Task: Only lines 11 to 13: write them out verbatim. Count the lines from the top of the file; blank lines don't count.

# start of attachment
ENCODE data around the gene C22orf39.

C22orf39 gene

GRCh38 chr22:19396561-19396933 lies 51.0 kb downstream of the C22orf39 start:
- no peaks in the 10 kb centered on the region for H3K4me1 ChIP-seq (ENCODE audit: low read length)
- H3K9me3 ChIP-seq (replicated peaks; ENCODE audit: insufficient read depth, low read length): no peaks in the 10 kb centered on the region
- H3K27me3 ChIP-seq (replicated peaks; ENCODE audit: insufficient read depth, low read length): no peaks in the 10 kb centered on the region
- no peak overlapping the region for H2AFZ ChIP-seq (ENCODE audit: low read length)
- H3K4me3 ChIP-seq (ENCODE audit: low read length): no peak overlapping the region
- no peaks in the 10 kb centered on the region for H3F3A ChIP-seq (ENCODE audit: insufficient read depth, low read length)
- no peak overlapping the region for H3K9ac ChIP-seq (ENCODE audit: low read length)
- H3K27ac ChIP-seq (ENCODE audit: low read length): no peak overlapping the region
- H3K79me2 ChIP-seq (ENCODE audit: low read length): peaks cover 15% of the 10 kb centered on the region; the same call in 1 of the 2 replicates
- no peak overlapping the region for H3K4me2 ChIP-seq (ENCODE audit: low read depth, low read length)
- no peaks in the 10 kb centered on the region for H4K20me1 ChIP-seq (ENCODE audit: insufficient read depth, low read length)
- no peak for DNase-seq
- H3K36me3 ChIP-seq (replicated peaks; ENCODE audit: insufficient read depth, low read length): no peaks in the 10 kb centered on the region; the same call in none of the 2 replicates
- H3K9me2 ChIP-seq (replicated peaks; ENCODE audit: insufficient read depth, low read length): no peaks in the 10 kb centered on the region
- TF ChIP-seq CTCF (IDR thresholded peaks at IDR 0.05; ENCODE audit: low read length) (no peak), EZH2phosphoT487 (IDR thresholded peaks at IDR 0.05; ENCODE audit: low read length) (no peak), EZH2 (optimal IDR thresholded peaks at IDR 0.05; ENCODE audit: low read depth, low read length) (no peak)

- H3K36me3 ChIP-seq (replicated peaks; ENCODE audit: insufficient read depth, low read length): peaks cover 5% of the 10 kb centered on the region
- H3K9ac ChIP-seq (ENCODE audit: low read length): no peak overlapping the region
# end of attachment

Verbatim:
- H3K27ac ChIP-seq (ENCODE audit: low read length): no peak overlapping the region
- H3K79me2 ChIP-seq (ENCODE audit: low read length): peaks cover 15% of the 10 kb centered on the region; the same call in 1 of the 2 replicates
- no peak overlapping the region for H3K4me2 ChIP-seq (ENCODE audit: low read depth, low read length)